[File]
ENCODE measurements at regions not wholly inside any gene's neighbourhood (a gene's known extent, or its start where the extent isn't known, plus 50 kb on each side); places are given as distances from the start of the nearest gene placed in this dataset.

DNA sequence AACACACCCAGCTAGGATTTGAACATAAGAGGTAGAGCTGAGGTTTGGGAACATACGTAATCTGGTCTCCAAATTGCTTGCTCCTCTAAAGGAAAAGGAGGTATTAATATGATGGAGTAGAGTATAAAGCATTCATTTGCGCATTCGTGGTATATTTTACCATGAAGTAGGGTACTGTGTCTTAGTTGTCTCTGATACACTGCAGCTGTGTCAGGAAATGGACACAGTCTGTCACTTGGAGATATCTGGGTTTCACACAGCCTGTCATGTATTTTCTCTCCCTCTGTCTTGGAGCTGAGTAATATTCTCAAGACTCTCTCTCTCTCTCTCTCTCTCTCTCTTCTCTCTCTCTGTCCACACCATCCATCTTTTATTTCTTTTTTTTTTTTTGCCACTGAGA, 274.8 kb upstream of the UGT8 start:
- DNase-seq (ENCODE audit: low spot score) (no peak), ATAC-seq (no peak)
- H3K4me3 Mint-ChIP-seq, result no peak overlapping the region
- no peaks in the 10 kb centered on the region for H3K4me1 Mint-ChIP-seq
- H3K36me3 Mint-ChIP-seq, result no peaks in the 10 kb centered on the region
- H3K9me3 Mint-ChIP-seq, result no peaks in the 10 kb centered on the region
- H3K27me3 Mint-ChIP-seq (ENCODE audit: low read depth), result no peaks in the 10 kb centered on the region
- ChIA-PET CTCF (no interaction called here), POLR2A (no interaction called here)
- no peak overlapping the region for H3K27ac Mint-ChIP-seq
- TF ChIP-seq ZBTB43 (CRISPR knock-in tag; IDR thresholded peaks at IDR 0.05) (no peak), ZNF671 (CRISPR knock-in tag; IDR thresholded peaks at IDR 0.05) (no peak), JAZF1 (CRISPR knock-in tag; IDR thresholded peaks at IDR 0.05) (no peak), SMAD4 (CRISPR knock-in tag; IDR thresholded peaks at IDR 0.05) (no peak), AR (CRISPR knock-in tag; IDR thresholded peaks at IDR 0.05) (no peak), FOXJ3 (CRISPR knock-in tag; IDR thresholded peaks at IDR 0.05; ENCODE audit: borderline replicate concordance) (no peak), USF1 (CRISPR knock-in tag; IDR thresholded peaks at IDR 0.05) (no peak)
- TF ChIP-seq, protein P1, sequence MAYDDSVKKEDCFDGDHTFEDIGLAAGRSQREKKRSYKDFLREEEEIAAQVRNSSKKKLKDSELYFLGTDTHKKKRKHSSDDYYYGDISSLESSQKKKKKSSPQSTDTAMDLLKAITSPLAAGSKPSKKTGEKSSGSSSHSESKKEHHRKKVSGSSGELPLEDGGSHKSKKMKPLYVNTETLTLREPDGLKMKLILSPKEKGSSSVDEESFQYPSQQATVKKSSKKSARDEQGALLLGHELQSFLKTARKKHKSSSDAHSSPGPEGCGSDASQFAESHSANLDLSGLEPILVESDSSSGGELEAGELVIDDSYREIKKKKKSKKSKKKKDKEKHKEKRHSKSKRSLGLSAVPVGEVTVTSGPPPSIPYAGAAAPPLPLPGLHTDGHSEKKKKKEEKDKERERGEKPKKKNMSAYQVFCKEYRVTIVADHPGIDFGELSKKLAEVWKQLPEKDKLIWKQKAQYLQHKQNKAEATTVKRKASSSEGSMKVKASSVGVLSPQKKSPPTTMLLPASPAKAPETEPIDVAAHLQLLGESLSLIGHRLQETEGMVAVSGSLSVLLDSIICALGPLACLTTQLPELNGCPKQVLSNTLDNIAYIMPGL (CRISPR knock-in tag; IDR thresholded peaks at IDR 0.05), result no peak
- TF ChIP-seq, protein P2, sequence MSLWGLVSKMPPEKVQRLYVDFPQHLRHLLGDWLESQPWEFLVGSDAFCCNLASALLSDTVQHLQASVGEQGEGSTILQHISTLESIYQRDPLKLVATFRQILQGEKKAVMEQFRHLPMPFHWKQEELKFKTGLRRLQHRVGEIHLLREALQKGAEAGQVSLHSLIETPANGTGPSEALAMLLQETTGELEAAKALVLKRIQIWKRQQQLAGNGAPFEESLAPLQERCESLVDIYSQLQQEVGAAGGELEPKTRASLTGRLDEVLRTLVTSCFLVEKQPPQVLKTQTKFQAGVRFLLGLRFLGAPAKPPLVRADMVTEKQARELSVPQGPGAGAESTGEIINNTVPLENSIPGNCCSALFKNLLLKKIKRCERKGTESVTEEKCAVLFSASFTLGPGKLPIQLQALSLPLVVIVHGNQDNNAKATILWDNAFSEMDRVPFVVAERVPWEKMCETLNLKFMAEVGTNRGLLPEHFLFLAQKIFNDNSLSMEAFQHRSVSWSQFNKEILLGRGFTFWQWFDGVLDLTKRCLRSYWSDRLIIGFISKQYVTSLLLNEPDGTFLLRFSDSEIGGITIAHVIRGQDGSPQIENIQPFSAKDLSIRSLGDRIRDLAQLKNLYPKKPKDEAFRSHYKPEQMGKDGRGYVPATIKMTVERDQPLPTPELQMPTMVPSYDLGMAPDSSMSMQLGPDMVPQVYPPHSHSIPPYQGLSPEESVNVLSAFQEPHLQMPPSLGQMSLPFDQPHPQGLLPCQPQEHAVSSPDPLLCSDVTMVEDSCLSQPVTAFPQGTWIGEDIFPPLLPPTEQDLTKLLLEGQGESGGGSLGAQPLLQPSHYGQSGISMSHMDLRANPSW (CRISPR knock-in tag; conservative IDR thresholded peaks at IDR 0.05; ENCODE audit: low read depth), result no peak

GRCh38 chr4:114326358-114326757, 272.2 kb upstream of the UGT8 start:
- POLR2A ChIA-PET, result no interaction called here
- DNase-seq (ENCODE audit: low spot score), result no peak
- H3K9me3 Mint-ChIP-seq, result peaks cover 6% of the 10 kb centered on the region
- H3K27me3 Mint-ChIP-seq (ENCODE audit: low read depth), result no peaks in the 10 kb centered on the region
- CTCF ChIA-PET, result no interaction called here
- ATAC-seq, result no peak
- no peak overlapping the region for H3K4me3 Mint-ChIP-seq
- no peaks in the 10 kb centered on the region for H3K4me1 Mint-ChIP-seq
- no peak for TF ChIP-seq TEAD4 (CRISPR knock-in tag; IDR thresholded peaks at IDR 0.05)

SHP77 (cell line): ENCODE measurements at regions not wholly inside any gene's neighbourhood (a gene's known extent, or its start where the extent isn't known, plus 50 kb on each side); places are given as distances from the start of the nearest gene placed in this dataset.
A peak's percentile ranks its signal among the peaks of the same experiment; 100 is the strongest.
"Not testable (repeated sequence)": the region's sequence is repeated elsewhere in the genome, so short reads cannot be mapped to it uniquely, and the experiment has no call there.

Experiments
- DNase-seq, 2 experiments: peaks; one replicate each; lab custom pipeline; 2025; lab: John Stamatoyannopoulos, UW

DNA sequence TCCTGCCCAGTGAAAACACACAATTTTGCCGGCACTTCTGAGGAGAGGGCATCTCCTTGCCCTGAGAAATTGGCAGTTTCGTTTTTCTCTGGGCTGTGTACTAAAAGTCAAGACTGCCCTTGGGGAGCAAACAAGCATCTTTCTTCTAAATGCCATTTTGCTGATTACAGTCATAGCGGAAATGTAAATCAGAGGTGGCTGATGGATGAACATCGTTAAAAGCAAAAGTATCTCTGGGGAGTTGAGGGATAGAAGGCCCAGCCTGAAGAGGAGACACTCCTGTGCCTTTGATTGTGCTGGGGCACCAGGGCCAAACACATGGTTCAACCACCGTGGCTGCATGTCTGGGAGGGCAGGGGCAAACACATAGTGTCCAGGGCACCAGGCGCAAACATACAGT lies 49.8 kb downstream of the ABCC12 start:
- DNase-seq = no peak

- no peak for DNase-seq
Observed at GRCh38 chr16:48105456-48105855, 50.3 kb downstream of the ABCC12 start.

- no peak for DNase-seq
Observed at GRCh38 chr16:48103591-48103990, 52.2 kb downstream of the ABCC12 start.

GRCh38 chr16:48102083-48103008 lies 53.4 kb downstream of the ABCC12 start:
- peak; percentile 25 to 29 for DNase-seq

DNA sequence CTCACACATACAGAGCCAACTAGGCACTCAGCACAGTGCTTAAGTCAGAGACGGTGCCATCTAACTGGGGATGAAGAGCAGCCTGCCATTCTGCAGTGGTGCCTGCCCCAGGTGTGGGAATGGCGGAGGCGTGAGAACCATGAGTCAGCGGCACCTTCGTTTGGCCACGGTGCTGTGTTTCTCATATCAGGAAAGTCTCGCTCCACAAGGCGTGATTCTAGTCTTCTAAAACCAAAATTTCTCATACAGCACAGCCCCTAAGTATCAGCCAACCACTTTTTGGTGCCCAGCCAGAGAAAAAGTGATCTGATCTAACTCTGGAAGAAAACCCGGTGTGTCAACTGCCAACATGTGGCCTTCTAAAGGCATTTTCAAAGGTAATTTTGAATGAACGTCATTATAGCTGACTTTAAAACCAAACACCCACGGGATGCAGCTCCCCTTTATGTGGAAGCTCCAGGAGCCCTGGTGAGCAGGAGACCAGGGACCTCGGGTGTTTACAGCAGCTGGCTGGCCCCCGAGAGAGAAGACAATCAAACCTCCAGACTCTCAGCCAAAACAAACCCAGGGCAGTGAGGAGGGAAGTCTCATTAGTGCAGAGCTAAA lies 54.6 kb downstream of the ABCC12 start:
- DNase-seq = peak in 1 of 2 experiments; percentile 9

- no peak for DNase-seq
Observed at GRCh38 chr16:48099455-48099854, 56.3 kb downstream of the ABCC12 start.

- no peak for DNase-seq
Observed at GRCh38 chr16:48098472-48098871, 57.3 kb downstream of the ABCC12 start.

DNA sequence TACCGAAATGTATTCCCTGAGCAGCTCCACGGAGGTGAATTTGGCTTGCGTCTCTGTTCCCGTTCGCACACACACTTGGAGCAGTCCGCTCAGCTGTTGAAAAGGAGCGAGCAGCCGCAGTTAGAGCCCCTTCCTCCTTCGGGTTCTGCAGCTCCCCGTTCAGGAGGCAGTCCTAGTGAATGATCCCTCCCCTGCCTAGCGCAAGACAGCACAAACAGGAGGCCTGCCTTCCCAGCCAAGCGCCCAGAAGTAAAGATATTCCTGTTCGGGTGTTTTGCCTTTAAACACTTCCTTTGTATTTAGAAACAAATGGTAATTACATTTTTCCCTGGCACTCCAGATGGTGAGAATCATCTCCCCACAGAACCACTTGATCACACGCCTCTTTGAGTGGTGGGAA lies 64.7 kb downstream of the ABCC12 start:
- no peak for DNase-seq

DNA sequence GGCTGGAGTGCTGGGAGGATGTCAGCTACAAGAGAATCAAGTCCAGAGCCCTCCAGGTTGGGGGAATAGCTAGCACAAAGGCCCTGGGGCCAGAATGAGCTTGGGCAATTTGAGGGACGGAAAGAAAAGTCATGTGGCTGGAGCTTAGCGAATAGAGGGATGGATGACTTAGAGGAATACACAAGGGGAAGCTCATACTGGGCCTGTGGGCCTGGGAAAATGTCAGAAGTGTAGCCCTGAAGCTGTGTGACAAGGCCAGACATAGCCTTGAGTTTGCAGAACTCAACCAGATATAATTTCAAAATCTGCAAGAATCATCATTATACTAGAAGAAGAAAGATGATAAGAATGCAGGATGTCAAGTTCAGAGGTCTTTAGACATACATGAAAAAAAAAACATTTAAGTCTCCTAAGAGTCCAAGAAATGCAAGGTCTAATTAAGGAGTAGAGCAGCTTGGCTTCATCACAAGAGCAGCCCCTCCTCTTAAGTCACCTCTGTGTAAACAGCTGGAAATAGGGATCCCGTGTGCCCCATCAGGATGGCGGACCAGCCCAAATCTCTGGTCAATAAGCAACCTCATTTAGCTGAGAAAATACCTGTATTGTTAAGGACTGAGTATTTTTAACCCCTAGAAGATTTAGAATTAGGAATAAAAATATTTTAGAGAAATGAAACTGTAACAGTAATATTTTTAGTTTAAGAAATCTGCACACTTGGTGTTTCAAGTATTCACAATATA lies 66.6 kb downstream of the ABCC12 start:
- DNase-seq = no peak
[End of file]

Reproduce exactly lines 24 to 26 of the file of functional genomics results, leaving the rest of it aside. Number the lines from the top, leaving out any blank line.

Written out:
SHP77 (cell line): ENCODE measurements at regions not wholly inside any gene's neighbourhood (a gene's known extent, or its start where the extent isn't known, plus 50 kb on each side); places are given as distances from the start of the nearest gene placed in this dataset.
A peak's percentile ranks its signal among the peaks of the same experiment; 100 is the strongest.
"Not testable (repeated sequence)": the region's sequence is repeated elsewhere in the genome, so short reads cannot be mapped to it uniquely, and the experiment has no call there.